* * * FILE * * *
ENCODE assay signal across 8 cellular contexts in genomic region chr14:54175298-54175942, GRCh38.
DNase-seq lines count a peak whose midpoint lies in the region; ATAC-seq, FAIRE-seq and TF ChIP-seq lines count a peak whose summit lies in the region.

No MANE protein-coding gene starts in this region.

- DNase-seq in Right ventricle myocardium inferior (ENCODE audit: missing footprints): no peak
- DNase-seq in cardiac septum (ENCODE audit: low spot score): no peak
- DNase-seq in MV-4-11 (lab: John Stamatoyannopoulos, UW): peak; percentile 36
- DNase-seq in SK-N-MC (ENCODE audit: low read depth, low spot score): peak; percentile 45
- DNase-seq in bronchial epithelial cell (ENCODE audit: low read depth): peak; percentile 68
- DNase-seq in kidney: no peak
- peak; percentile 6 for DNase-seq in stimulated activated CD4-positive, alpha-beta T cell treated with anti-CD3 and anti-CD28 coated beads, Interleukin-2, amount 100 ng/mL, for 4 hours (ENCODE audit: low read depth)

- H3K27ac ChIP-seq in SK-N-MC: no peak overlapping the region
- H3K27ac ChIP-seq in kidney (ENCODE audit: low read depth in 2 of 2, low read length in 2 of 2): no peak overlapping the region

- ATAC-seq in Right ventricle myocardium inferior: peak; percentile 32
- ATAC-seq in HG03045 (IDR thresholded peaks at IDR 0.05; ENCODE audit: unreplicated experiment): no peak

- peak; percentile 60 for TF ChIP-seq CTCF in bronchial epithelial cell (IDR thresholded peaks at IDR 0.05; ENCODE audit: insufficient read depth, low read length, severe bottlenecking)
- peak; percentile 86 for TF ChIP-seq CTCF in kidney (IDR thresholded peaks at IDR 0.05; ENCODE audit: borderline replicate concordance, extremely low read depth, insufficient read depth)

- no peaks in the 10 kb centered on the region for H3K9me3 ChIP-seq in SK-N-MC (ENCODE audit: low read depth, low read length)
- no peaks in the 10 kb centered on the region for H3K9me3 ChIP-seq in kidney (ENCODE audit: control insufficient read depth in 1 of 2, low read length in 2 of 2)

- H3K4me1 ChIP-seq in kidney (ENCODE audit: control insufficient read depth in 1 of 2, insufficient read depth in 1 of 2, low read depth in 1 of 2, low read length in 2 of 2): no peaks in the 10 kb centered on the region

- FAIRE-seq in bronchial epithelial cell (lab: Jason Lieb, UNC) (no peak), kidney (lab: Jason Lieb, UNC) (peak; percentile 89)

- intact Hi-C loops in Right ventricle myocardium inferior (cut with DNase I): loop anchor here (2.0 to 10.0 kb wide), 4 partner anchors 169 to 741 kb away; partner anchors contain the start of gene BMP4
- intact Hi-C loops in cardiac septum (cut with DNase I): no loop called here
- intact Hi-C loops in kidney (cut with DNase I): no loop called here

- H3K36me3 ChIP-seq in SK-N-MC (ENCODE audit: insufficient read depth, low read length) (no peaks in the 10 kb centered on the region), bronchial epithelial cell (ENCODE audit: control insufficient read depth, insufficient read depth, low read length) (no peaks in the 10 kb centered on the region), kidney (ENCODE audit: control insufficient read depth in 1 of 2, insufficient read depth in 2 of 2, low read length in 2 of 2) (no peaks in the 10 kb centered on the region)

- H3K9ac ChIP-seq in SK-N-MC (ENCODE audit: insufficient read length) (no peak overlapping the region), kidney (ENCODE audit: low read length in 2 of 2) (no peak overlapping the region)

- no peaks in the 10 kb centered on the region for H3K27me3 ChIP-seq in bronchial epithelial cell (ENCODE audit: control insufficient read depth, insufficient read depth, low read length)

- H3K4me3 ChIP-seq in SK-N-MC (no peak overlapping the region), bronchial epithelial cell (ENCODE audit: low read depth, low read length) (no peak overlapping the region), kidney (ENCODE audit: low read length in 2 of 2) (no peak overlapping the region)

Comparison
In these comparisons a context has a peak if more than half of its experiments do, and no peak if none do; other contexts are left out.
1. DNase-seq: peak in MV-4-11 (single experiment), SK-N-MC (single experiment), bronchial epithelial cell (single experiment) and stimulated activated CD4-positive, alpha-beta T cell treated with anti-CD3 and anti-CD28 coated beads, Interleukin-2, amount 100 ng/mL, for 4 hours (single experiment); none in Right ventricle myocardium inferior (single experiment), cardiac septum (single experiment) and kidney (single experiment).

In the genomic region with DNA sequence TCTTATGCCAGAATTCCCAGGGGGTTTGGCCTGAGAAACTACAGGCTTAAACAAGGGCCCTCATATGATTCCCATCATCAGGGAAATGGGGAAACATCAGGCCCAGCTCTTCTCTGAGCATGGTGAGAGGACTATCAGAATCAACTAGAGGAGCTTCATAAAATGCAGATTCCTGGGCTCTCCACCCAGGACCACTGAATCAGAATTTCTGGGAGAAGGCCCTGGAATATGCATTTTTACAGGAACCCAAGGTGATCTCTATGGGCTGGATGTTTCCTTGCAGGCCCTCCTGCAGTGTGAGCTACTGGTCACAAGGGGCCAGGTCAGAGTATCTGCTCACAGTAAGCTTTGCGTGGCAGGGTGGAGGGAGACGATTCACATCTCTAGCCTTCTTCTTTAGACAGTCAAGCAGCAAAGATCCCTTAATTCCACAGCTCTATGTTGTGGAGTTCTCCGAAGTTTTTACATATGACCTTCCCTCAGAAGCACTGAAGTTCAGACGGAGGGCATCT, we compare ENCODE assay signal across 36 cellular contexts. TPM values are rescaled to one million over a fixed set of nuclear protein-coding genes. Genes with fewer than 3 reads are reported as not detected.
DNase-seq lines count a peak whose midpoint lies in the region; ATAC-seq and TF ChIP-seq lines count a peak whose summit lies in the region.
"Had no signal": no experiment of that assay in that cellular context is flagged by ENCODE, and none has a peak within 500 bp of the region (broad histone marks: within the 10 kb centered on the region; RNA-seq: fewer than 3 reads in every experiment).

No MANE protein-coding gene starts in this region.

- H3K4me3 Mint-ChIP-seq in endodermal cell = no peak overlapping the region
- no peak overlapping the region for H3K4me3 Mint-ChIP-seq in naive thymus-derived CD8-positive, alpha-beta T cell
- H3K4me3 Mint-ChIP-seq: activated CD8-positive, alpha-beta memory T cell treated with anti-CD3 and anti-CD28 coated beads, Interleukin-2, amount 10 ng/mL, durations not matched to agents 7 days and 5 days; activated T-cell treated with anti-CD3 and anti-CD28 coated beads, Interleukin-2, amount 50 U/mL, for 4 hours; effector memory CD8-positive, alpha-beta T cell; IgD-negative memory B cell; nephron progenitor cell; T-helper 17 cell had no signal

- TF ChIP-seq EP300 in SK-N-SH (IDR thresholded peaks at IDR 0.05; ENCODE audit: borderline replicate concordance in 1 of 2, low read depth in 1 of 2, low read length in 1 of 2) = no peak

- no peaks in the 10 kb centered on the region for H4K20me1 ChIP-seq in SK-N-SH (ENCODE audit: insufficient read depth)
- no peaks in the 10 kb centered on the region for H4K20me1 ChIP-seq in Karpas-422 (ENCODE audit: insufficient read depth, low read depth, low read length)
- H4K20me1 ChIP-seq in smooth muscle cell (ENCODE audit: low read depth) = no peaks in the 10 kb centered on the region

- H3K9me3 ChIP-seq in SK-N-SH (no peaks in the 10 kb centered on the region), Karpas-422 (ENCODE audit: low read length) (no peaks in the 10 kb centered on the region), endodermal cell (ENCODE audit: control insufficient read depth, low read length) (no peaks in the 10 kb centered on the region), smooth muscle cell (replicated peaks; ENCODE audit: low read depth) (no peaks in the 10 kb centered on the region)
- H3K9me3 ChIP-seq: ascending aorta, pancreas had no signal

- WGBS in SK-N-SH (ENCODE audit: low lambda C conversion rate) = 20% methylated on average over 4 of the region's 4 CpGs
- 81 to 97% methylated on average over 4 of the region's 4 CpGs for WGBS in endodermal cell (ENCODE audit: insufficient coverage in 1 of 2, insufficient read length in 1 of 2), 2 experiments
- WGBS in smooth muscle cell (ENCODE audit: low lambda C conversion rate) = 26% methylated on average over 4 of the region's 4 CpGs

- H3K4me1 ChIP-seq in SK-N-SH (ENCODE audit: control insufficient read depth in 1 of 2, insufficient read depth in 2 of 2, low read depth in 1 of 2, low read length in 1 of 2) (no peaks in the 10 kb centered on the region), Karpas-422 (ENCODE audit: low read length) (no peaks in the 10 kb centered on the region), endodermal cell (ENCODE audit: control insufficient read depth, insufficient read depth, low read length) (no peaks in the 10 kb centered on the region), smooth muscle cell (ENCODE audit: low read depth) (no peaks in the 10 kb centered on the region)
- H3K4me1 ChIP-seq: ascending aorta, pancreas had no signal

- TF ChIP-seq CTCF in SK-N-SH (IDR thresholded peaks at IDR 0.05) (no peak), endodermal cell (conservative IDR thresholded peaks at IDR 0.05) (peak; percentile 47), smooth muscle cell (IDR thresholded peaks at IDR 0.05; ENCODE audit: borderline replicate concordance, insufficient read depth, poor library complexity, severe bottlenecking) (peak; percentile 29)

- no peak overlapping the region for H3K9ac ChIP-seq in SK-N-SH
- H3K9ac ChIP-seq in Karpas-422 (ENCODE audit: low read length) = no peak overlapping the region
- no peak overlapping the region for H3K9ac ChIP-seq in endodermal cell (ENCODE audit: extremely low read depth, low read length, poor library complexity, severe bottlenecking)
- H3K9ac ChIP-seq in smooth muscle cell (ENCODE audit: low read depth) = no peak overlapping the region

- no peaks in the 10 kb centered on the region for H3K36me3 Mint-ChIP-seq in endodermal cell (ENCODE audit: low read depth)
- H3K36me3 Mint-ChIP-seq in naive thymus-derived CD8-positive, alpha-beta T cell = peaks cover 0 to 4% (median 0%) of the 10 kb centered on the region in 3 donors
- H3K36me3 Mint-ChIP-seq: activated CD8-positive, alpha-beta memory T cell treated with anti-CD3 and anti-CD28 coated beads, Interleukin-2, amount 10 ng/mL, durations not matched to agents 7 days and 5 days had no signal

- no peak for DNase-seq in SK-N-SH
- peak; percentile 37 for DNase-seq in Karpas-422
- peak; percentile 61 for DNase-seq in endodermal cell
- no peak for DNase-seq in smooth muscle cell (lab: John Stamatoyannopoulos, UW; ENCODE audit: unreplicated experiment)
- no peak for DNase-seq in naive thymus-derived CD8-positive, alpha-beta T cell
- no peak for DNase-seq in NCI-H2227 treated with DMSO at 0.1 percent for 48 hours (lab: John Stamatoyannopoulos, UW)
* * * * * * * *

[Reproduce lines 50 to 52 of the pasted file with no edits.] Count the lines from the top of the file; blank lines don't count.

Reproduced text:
- no peak overlapping the region for H3K9ac ChIP-seq in SK-N-SH
- H3K9ac ChIP-seq in Karpas-422 (ENCODE audit: low read length) = no peak overlapping the region
- no peak overlapping the region for H3K9ac ChIP-seq in endodermal cell (ENCODE audit: extremely low read depth, low read length, poor library complexity, severe bottlenecking)